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A chunk of Indian Premier League 7, 2014 games will be hosted in the United Arab Emirates. Abhishek Mukherjee tries to explore the pros and cons of the decision.
It has been five years since South Africa had hosted the Indian Premier League (IPL) version of 2009. The event, of course, had given South Africa a significant financial boost — as it had done to the behemoth itself. The gala event that lasts for a month, the one where Danny Morrison carries burdens completely different from the New Zealand bowling attack and one got to see Shilpa Shetty more often than Cheteshwar Pujara, has been rolling on for the previous five years.
The IPL has finally come to a halt by the same force that had stopped them five years back (and will, in all probability, be doing the same at five-year-intervals): a somewhat more significant event called the Indian General Elections. The irony of watching Mumbai Indians (MI) taking on Delhi Delhi Daredevils (DD) in a clash in Abu Dhabi in a tournament called the IPL will be lost on most: with cheerleaders around, nobody cares for irony anyway.
The pros and cons of the IPL have been decided by many. One of the less-discussed questions, however, is: will the tournament being hosted in a non-Test playing nation serve any good to the global cricket?
Of course, United Arab Emirates (UAE) will get a financial boost (which will be equivalent to taking Ishant Sharma to Dr Batra’s), but what about world cricket in general? UAE, of course, have the necessary infrastructure most countries cannot provide with, which should be good for the tournament. The other option, of course, was Bangladesh (suffering from back-to-back high-profile Twenty20 (T20) competitions would have been challenging, but they could really have done with the moolah).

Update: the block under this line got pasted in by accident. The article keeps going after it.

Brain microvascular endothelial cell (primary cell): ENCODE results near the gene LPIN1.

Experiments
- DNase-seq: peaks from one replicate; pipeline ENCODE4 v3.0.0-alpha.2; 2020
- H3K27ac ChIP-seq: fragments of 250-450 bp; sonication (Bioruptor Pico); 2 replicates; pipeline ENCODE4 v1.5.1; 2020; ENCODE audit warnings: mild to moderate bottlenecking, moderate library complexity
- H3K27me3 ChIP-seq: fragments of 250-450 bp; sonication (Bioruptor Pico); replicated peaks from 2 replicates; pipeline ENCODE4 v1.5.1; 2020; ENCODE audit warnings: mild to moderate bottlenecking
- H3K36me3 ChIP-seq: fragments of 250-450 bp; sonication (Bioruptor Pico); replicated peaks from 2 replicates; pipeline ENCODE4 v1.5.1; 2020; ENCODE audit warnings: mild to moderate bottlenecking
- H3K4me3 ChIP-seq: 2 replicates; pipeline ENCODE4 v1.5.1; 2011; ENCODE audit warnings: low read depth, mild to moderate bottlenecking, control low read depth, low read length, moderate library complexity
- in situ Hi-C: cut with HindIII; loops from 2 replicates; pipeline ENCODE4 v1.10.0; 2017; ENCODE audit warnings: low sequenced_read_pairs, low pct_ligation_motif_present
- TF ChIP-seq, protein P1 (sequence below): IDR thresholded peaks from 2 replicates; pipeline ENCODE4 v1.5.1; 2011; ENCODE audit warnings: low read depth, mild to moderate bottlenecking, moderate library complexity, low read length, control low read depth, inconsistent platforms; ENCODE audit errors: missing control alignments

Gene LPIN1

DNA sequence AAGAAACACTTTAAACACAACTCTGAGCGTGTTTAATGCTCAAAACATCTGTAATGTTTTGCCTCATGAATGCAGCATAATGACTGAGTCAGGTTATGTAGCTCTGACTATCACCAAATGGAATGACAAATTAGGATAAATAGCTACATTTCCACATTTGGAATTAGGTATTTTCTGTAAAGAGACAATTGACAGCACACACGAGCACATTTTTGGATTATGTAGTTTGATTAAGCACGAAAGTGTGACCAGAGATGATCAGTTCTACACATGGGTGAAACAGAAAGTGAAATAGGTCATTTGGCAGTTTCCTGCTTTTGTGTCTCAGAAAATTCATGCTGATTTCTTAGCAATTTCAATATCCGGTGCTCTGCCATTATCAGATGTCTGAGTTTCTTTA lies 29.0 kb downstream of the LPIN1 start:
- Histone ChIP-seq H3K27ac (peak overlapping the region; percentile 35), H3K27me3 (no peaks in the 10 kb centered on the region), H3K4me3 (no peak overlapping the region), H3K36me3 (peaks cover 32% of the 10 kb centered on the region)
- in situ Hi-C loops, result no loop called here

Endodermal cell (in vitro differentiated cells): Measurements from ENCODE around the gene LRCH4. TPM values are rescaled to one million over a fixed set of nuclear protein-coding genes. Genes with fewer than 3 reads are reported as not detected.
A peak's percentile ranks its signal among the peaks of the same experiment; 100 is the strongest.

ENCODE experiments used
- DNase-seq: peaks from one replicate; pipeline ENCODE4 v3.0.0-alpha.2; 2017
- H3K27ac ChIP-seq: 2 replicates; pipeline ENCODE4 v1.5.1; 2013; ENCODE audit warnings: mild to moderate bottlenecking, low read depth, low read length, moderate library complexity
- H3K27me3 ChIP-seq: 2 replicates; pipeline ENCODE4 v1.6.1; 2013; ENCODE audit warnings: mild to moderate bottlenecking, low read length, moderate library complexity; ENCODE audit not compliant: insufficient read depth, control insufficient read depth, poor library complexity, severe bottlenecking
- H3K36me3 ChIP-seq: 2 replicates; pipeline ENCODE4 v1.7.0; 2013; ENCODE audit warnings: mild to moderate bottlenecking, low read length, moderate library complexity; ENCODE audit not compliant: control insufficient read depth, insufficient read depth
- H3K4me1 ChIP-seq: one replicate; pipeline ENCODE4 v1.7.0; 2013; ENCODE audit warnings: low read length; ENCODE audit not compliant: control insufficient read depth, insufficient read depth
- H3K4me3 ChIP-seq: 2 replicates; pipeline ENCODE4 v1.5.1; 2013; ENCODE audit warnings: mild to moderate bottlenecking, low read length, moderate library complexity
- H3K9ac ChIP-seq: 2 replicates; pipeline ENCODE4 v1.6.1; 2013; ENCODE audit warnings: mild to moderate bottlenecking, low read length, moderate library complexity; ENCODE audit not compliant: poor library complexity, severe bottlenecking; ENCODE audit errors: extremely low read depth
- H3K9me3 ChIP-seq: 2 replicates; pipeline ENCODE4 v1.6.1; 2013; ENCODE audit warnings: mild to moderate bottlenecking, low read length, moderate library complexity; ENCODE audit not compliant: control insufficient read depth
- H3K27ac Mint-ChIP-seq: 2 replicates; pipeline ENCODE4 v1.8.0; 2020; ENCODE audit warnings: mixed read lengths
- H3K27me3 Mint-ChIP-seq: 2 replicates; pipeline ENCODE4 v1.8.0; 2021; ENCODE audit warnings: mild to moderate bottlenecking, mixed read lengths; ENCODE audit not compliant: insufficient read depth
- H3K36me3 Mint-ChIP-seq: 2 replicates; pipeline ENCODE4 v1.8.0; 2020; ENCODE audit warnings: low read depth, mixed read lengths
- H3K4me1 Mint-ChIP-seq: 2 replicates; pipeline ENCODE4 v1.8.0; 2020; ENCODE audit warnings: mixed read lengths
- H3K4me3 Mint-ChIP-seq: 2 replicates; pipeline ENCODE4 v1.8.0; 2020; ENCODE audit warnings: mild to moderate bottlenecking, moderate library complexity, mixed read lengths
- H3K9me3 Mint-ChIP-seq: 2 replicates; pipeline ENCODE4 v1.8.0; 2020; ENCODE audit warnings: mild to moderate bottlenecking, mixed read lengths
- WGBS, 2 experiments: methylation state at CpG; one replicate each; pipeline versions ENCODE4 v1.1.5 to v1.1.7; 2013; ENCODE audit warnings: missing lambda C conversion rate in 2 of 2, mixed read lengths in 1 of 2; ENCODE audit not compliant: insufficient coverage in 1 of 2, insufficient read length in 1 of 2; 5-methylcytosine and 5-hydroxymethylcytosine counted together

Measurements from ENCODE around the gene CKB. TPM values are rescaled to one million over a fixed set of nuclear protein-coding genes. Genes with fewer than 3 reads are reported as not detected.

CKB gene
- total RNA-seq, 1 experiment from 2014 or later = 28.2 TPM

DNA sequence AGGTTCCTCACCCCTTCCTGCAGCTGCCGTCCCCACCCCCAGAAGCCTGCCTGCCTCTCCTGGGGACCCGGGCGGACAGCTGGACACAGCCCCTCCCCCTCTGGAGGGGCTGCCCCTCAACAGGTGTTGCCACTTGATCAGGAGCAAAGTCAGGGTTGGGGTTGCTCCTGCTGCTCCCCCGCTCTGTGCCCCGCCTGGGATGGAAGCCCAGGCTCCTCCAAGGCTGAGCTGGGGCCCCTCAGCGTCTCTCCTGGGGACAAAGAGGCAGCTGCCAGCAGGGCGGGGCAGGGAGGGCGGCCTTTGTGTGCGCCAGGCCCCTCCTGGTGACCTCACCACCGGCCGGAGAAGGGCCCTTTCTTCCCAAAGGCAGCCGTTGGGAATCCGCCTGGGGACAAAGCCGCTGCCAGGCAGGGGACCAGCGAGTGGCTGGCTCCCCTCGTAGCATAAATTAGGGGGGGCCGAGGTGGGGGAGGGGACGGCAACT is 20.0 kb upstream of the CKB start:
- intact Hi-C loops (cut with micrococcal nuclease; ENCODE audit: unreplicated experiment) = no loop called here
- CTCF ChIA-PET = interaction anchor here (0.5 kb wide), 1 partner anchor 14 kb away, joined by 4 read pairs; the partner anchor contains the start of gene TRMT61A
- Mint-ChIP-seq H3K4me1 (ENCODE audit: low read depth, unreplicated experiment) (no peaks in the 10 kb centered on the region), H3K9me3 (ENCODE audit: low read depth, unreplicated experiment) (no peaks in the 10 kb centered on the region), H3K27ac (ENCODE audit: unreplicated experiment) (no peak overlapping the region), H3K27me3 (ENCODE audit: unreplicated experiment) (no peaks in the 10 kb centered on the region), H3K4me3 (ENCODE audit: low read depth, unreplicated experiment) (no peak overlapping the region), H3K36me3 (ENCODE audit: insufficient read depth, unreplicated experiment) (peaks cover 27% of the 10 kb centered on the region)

If the first leg of the tournament generates substantial response (which it ought to, given the high percentage of non-residential Indians in the country) will The Board of Control for Cricket in India (BCCI) make another effort to host the IPL in UAE again? Revenue earned from match tickets will certainly be higher, but that would hardly count when pitted against advertising rights. Barring physical proximity to the International Cricket Council (ICC) Headquarters there will not be any apparent benefit for BCCI from the tournament.
However, if BCCI decides to host a few matches in UAE, it may re-establish the country’s importance as a cricket venue, rekindling memories of the 1990s. In the process it may also help cricket develop in the country that had been languishing in cricket obscurity in recent past.
That may be the best thing to emerge from the tournament.
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